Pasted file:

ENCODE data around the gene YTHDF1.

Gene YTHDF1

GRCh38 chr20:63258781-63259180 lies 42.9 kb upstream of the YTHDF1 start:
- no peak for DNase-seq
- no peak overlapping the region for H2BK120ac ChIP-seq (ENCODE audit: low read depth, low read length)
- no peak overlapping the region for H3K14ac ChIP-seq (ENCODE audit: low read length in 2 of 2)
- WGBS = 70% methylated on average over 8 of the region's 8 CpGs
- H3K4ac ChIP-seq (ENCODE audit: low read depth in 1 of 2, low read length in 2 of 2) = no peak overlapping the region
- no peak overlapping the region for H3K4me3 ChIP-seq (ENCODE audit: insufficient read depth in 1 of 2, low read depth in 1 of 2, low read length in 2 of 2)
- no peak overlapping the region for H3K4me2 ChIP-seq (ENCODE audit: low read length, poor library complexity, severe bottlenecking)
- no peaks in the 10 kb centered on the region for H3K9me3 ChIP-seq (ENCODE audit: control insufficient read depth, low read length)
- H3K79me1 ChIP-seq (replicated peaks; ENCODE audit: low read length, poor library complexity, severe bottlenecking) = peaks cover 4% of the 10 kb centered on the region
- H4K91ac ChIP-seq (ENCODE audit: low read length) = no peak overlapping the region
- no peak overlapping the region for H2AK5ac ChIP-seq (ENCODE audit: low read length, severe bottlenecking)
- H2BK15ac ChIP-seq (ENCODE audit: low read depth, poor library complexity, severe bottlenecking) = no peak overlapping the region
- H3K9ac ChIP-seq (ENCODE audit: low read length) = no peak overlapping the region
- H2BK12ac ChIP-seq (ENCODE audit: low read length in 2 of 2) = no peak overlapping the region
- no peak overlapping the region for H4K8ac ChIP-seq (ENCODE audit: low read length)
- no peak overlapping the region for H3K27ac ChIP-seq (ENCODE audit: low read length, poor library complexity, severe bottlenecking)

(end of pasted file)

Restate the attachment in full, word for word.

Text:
ENCODE data around the gene YTHDF1.

Gene YTHDF1

GRCh38 chr20:63258781-63259180 lies 42.9 kb upstream of the YTHDF1 start:
- no peak for DNase-seq
- no peak overlapping the region for H2BK120ac ChIP-seq (ENCODE audit: low read depth, low read length)
- no peak overlapping the region for H3K14ac ChIP-seq (ENCODE audit: low read length in 2 of 2)
- WGBS = 70% methylated on average over 8 of the region's 8 CpGs
- H3K4ac ChIP-seq (ENCODE audit: low read depth in 1 of 2, low read length in 2 of 2) = no peak overlapping the region
- no peak overlapping the region for H3K4me3 ChIP-seq (ENCODE audit: insufficient read depth in 1 of 2, low read depth in 1 of 2, low read length in 2 of 2)
- no peak overlapping the region for H3K4me2 ChIP-seq (ENCODE audit: low read length, poor library complexity, severe bottlenecking)
- no peaks in the 10 kb centered on the region for H3K9me3 ChIP-seq (ENCODE audit: control insufficient read depth, low read length)
- H3K79me1 ChIP-seq (replicated peaks; ENCODE audit: low read length, poor library complexity, severe bottlenecking) = peaks cover 4% of the 10 kb centered on the region
- H4K91ac ChIP-seq (ENCODE audit: low read length) = no peak overlapping the region
- no peak overlapping the region for H2AK5ac ChIP-seq (ENCODE audit: low read length, severe bottlenecking)
- H2BK15ac ChIP-seq (ENCODE audit: low read depth, poor library complexity, severe bottlenecking) = no peak overlapping the region
- H3K9ac ChIP-seq (ENCODE audit: low read length) = no peak overlapping the region
- H2BK12ac ChIP-seq (ENCODE audit: low read length in 2 of 2) = no peak overlapping the region
- no peak overlapping the region for H4K8ac ChIP-seq (ENCODE audit: low read length)
- no peak overlapping the region for H3K27ac ChIP-seq (ENCODE audit: low read length, poor library complexity, severe bottlenecking)